The reservoir's historic structures & ecosystems are an opportunity to create a unique environmental education center for our children & their future.

Monday, September 29, 2014

Nature and history tour of the Ridgewood Reservoir

On Sunday, October 5, Newtown Historical Society will be offering a special nature and history tour of the Ridgewood Reservoir starting at 9am in the main parking lot on Vermont Place at Highland Park. We will view the historic structures in the recently renovated park, observe the natural world and discuss its future.

You can take public transportation to Highland Park. The B13 bus stops along Cypress Hills Street and the Q56 stops along Jamaica Avenue. The Cleveland Street stop on the J train is 3 blocks from the park. Or, you can drive or bike.

This tour will be led by special guest Rob Jett, author of The City Birder.

This tour is 100% FREE and will be a great experience for children and adults alike. For more info or to RSVP, write to or call 718-366-3715.

It is suggested that you bring sunblock and water. You may also wish to bring binoculars and cameras.

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Thursday, September 11, 2014

More Media Coverage

We even got our story covered in Nowy Dziennik (Polish Daily News)!

Read the fairly accurate Google Translate version of the article here.

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Tuesday, September 9, 2014

A Walk in the Park blog article

"A Walk in the Park" just posted a really good reservoir piece today:

DEC/Parks Department Reverse Ridgewood Reservoir Culvert Plan

The decommissioned Ridgewood Reservoir in Highland Park is a natural oasis on the Queens-Brooklyn border. Activists were worried that a state-mandated plan to cut culverts in the reservoir would have impacted the natural beauty of the area. Citizens were concerned that this could pave the way for future development.


By Geoffrey Croft
For years the community fought vehemently against Mayor Bloomberg's $50 million PlaNYC proposal to clear out 20 acres of one of the basins for ballfields and develop the natural area for active recreation.

It appears these efforts may finally be paying off.

Click here to read the entire story.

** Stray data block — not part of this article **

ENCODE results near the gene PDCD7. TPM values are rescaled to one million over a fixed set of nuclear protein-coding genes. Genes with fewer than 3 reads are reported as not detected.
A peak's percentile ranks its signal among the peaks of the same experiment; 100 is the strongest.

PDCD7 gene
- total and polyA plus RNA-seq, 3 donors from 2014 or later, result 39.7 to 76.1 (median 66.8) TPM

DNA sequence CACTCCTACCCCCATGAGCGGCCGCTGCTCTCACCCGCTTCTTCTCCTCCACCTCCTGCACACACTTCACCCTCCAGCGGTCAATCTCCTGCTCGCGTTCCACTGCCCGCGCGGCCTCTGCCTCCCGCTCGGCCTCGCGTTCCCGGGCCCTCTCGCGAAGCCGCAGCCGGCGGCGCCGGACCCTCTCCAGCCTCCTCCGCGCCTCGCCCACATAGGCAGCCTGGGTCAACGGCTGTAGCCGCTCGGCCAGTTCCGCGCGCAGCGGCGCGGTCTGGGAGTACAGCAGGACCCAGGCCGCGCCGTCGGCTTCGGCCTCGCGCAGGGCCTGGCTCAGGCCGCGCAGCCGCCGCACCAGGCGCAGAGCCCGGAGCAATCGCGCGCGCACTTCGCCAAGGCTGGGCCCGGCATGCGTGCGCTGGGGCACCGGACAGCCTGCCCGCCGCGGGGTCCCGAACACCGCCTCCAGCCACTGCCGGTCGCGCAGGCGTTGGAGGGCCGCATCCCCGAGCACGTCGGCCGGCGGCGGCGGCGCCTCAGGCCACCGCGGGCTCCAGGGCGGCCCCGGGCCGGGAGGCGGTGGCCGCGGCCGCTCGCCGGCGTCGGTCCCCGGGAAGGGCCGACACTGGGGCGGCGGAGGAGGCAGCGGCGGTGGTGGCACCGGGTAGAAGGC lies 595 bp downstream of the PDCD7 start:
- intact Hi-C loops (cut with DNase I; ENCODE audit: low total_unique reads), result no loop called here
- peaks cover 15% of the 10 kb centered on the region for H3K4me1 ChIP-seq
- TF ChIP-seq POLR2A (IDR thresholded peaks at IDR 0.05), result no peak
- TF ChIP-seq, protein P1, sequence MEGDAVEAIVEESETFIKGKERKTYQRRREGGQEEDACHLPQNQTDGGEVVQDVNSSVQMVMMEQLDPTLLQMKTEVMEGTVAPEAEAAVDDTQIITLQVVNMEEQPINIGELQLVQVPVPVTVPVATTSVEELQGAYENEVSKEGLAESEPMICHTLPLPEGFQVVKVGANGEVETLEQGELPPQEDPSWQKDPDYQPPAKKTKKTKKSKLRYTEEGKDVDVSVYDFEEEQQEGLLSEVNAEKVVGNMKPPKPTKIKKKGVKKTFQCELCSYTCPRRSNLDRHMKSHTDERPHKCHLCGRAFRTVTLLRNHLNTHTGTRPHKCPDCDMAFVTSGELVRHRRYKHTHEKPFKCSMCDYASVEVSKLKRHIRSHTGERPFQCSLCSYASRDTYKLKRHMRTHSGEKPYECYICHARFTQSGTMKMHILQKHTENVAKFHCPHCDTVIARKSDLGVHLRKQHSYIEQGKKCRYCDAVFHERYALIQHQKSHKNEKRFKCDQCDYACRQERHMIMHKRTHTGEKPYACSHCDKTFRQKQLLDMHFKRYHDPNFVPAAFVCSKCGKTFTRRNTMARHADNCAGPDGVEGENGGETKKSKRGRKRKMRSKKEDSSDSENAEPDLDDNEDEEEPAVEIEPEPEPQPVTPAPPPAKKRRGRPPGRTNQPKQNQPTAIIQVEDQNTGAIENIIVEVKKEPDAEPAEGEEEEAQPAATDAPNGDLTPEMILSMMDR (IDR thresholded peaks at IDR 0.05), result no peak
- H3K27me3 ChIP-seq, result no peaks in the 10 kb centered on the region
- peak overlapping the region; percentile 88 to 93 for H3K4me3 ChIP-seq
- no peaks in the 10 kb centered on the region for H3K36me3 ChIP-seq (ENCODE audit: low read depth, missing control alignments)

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Another Queens Courier Article

The following article was just published in the Queens Courier:

New hope for Ridgewood Reservoir
By Salvatore Licata |

The Ridgewood Reservoir is gaining some dam support.

The head of the state Department of Environmental Conservation told lawmakers that the city Parks Department requested his agency reclassify the reservoir as a “low hazard” dam, which would obviate the need for a $6 million construction project to prevent flooding.

The reservoir has been listed as a major flood hazard with potential to do damage to its surroundings. In order to minimize the risk of flooding, the Parks Department planned to connect the reservoir’s three basins by creating three large breaches in the reservoir’s surrounding berms.

“If reclassified, the Class A [low flood threat] designation will allow Parks to maintain the reservoir as a dam, without necessitating breaching the structure and all the associated intrusions, such as access-road construction, tree removal and habitat disturbance,” DEC Commissioner Joseph Martens wrote in a Sept. 2 letter.

Martens said his staff felt the downgrade “may be technically justified,” and that the Parks Department is “in the process of submitting additional information to justify this reclassification,” raising the possibility that the reservoir can be fully preserved.

“We share your view that the reservoir is a unique, historic site that over the years has reverted to nature and has become a haven for wildlife, as well as local residents seeking respite from urbanized surroundings,” Martens wrote.

The letter also said that the DEC is developing a schedule to map the wetlands in the three basins of the reservoir, starting early this fall.

This initial work will identify the exact boundaries of each of the wetlands and what conditions exist there.

Even though the letter is a step forward in the fight to save the reservoir, state Sen. Joe Addabbo remains skeptical.

“I will not rest until there is an A classification [low flood risk] letter from the Parks Department in my hand,” Addabbo said. “I am optimistic we will get what we want but just something more definitive.”

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Monday, September 8, 2014

Revamped Plan Article

The following article was published in DNAinfo New York:

Revamped City Plan Would Preserve Ridgewood Reservoir
By Ewa Kern-Jedrychowska on September 8, 2014 1:14pm